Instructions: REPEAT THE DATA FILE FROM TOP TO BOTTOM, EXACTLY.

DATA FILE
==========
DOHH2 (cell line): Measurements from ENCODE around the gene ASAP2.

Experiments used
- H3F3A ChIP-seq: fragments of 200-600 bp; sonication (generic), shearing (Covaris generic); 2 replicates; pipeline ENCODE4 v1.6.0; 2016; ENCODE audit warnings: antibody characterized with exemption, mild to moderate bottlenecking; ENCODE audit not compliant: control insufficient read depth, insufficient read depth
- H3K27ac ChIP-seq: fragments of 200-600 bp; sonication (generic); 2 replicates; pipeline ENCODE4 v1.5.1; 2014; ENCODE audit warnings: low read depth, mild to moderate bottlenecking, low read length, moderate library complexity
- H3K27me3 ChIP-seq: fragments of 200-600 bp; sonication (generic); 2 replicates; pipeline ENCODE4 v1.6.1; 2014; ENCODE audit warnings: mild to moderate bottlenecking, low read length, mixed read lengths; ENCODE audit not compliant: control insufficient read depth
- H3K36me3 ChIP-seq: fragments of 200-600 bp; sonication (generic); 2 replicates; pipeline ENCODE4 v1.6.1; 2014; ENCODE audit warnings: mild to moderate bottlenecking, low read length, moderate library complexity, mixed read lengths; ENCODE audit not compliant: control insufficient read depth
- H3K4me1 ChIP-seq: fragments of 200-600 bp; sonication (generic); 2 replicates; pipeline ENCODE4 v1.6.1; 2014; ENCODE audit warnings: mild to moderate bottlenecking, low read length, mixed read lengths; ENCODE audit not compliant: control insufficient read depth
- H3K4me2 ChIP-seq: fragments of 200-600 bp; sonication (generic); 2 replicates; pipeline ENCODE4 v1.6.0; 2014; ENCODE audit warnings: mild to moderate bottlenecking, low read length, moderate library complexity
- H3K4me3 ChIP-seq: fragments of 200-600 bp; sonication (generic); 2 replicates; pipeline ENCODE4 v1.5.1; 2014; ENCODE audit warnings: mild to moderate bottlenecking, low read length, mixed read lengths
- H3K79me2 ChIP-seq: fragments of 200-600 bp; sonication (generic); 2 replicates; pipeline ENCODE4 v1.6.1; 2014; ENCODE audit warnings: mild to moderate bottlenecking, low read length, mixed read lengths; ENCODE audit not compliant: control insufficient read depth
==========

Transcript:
DOHH2 (cell line): Measurements from ENCODE around the gene ASAP2.

Experiments used
- H3F3A ChIP-seq: fragments of 200-600 bp; sonication (generic), shearing (Covaris generic); 2 replicates; pipeline ENCODE4 v1.6.0; 2016; ENCODE audit warnings: antibody characterized with exemption, mild to moderate bottlenecking; ENCODE audit not compliant: control insufficient read depth, insufficient read depth
- H3K27ac ChIP-seq: fragments of 200-600 bp; sonication (generic); 2 replicates; pipeline ENCODE4 v1.5.1; 2014; ENCODE audit warnings: low read depth, mild to moderate bottlenecking, low read length, moderate library complexity
- H3K27me3 ChIP-seq: fragments of 200-600 bp; sonication (generic); 2 replicates; pipeline ENCODE4 v1.6.1; 2014; ENCODE audit warnings: mild to moderate bottlenecking, low read length, mixed read lengths; ENCODE audit not compliant: control insufficient read depth
- H3K36me3 ChIP-seq: fragments of 200-600 bp; sonication (generic); 2 replicates; pipeline ENCODE4 v1.6.1; 2014; ENCODE audit warnings: mild to moderate bottlenecking, low read length, moderate library complexity, mixed read lengths; ENCODE audit not compliant: control insufficient read depth
- H3K4me1 ChIP-seq: fragments of 200-600 bp; sonication (generic); 2 replicates; pipeline ENCODE4 v1.6.1; 2014; ENCODE audit warnings: mild to moderate bottlenecking, low read length, mixed read lengths; ENCODE audit not compliant: control insufficient read depth
- H3K4me2 ChIP-seq: fragments of 200-600 bp; sonication (generic); 2 replicates; pipeline ENCODE4 v1.6.0; 2014; ENCODE audit warnings: mild to moderate bottlenecking, low read length, moderate library complexity
- H3K4me3 ChIP-seq: fragments of 200-600 bp; sonication (generic); 2 replicates; pipeline ENCODE4 v1.5.1; 2014; ENCODE audit warnings: mild to moderate bottlenecking, low read length, mixed read lengths
- H3K79me2 ChIP-seq: fragments of 200-600 bp; sonication (generic); 2 replicates; pipeline ENCODE4 v1.6.1; 2014; ENCODE audit warnings: mild to moderate bottlenecking, low read length, mixed read lengths; ENCODE audit not compliant: control insufficient read depth